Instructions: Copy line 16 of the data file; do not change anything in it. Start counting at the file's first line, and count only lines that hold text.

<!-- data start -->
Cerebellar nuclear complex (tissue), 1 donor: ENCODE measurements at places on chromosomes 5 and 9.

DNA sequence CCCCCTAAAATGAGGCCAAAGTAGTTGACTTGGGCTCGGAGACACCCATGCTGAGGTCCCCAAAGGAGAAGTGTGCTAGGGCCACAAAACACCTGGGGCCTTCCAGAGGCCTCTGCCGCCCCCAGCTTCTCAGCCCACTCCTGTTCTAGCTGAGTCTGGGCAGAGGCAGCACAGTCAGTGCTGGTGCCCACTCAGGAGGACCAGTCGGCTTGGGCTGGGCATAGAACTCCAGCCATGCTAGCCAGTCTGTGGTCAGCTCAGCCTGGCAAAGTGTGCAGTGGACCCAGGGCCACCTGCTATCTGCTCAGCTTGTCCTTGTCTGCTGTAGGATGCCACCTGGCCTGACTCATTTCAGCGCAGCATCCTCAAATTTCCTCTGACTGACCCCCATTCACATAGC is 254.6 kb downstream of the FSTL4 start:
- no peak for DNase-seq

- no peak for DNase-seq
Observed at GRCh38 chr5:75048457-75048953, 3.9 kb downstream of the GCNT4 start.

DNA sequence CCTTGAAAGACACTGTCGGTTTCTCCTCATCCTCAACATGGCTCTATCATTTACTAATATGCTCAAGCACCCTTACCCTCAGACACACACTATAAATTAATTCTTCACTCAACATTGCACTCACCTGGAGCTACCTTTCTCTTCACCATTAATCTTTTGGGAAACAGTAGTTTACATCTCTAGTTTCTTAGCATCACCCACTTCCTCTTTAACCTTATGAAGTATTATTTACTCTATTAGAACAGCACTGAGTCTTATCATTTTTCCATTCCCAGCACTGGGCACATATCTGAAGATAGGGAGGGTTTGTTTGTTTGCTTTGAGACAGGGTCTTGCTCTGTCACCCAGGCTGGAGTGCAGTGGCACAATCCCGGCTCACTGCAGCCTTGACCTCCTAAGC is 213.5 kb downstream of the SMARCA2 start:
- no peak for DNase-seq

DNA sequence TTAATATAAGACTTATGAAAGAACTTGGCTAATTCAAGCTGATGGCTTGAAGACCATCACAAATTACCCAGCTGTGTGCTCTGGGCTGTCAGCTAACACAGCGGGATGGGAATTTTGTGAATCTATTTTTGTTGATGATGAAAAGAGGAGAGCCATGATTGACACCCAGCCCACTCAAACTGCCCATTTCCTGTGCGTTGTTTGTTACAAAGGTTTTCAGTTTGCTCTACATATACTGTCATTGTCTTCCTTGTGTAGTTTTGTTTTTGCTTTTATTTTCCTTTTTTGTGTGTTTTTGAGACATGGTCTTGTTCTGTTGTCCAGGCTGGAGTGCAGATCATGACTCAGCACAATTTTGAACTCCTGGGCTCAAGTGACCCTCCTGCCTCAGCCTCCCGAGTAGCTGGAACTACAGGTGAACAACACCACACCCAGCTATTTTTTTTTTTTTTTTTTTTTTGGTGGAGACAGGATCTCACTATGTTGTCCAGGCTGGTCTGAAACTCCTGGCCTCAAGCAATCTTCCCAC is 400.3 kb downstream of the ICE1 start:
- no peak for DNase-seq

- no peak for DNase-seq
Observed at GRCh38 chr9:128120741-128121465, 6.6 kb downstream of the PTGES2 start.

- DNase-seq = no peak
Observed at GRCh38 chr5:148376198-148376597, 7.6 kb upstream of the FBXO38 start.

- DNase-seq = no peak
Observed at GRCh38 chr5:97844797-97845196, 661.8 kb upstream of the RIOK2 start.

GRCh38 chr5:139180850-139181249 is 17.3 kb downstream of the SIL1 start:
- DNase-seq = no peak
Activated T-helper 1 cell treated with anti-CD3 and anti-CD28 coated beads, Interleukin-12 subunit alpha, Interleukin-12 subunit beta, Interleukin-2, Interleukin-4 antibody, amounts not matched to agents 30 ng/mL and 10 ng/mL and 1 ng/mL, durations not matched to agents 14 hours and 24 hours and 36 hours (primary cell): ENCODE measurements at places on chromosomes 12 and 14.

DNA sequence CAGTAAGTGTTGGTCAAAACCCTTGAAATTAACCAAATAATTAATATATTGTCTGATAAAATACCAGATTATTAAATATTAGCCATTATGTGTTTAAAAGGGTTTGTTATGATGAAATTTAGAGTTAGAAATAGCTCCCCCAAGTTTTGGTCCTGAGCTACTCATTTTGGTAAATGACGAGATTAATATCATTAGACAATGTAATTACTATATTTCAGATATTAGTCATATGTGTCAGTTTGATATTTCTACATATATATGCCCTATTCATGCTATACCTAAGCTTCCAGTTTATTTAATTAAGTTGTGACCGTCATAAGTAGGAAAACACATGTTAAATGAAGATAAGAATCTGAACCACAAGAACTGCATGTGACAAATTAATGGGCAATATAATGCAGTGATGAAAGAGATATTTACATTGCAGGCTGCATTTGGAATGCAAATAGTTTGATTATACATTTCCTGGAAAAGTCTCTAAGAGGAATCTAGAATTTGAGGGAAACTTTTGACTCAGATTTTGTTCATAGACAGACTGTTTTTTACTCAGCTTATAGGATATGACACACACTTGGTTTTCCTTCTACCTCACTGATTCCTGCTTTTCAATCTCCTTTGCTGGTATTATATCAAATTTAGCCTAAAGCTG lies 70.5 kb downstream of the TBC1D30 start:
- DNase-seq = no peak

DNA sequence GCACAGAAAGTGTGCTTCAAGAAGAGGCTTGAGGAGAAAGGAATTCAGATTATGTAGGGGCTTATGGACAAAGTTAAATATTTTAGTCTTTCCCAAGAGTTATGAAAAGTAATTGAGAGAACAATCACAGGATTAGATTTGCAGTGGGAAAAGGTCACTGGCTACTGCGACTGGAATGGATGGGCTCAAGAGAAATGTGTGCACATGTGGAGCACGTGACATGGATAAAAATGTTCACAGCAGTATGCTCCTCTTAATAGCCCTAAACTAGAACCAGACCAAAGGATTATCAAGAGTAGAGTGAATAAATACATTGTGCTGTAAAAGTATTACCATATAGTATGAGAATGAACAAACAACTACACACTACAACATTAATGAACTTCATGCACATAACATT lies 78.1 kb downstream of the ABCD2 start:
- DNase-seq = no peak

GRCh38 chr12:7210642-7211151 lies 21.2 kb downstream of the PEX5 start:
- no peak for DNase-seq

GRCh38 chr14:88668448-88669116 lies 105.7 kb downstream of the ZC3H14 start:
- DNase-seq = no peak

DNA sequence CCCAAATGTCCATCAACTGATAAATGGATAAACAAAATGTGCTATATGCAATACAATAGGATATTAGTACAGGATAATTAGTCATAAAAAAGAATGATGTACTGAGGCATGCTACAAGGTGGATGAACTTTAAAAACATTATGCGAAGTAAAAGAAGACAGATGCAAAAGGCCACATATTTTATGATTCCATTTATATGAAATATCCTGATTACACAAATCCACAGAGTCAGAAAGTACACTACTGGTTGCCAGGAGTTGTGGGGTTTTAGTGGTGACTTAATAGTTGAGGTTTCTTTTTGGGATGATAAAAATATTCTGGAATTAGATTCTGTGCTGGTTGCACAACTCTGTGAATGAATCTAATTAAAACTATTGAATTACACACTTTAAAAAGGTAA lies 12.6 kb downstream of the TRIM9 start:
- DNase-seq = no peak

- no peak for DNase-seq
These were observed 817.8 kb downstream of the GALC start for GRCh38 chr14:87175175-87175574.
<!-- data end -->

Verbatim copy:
GRCh38 chr5:139180850-139181249 is 17.3 kb downstream of the SIL1 start: